Sanders Targeting Vermont Retailers
Published in CSP Daily News
Senator accusing R.L. Vallee, Champlain Oil, SB Collins of "overcharging customers"
MONTPELIER, Vt.-- Rodolph "Skip" Vallee, president of St. Albans, Vt.-based retailer R.L. Vallee Inc., which owns 60 Maplefields gas stations and convenience stores, said he wants a meeting with U.S. Senator Bernie Sanders (I-Vt.) to explain his point of view after Sanders targeted the company for allegedly overcharging for gasoline. He said that his stations' prices are competitive, reported the Associated Press.
Sanders devoted part of a news conference on Monday to complaining that the three Vermont-based companies that combined own more than half the gas stations in Chittenden, Grand Isle and Franklin counties are overcharging customers.
The other two companies are Champlain Oil Co., South Burlington, and SB Collins, St. Albans.
"So far this year, Chittenden, Grand Isle and Franklin Counties are ranked as the 10th most lucrative market to sell gasoline in the United States," Sanders said in a press statement.
The statement continued, "For most of November, for example, filling stations in northwestern Vermont sold a gallon of gas for at least 30 cents more than the national average. ... Are people in northwestern Vermont being ripped off? Or is there a reasonable explanation: increased fuel hauling costs, different types of fuel or a different tax structure? I held a Senate field hearing in Burlington in August on exactly this issue. We learned there is no rational, economic reason to explain this price discrepancy. None.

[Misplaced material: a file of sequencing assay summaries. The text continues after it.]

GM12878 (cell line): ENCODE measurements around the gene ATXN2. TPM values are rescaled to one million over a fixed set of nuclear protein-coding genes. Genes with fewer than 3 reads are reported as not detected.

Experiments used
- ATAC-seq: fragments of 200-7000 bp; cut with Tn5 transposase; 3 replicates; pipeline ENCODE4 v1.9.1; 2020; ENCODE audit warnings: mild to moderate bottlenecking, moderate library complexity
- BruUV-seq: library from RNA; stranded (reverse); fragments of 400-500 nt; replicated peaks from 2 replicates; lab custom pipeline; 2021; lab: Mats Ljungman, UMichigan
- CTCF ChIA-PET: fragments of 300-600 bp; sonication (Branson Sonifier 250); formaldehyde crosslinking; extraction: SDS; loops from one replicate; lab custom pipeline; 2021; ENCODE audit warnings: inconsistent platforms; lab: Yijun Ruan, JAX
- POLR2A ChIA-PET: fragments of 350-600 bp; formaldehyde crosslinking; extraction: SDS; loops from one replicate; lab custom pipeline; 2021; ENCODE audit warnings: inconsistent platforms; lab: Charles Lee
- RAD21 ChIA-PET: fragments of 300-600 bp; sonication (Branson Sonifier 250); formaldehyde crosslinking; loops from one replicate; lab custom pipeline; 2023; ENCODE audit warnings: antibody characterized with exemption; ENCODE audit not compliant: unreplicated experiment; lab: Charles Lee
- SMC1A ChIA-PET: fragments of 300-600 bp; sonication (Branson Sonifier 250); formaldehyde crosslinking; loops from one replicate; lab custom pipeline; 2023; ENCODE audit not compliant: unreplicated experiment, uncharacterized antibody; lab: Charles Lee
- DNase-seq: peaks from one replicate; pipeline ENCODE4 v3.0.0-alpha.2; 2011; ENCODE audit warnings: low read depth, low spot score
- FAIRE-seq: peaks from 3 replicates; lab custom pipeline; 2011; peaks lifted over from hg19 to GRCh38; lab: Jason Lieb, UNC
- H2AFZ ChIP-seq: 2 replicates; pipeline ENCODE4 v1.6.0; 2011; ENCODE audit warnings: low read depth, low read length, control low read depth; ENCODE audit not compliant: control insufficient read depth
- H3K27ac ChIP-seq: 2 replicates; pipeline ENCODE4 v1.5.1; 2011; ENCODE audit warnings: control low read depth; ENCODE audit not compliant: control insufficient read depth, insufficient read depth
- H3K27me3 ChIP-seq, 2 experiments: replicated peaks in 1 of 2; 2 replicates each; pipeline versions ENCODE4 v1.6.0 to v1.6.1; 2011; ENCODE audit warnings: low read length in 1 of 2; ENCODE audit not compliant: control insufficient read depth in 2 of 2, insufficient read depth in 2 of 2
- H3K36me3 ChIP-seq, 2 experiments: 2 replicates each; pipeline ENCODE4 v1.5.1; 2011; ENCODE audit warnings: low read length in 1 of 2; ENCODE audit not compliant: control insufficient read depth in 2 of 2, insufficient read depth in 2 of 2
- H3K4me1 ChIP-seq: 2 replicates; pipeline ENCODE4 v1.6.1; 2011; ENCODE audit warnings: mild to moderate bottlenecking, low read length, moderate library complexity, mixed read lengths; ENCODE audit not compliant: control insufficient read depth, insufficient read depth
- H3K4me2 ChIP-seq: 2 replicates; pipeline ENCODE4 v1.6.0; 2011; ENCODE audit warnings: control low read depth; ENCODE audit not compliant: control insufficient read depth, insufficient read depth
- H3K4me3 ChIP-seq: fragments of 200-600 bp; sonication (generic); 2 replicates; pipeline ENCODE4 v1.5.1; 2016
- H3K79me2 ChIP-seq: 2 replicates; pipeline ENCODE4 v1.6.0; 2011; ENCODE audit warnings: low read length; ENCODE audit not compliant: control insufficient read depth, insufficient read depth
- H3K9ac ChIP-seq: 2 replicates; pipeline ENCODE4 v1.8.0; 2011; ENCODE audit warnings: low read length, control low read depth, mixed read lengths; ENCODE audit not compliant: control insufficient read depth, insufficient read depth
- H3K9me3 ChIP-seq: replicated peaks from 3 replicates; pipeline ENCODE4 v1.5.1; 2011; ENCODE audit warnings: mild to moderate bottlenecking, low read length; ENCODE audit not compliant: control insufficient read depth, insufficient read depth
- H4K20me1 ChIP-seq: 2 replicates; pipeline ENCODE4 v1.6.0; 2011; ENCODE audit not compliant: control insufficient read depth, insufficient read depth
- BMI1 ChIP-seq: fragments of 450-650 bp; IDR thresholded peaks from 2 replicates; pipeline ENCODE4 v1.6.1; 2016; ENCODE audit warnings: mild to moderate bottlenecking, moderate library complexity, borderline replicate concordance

"What became clear is that in northwestern Vermont--where three distributors control more than half (at least 54%) of the filling stations--prices do not fall as quickly as other parts of the state or country. ...
"I called each of these companies to speak about this issue and to make a simple and a direct request: make your filling stations in northwestern Vermont more competitive. None of these three were interested in discussing the matter seriously.
As you know, we have examined this issue closely and have found that these companies can be quite competitive when they want to be. After our investigation into the unusually high gas prices this summer, low-and-behold, the gasoline market here become more competitive and prices fell back in line with the national average. In fact, a few days before my hearing, Burlington prices fell about five cents below the national average. It's clear that when a spotlight is shined on this issue, filling stations become more competitive--at least temporarily.
"Starting again in September, the gas distributors were back to their old habits. ...
"I am in the process of speaking with members of the state legislature to explore holding hearings and drafting state legislation to counter the unusually high gas prices in northwestern Vermont. There may also be potential for legislation at the federal level. ...
Clearly, a vigorous level of competition is missing from the gas market in northwestern Vermont."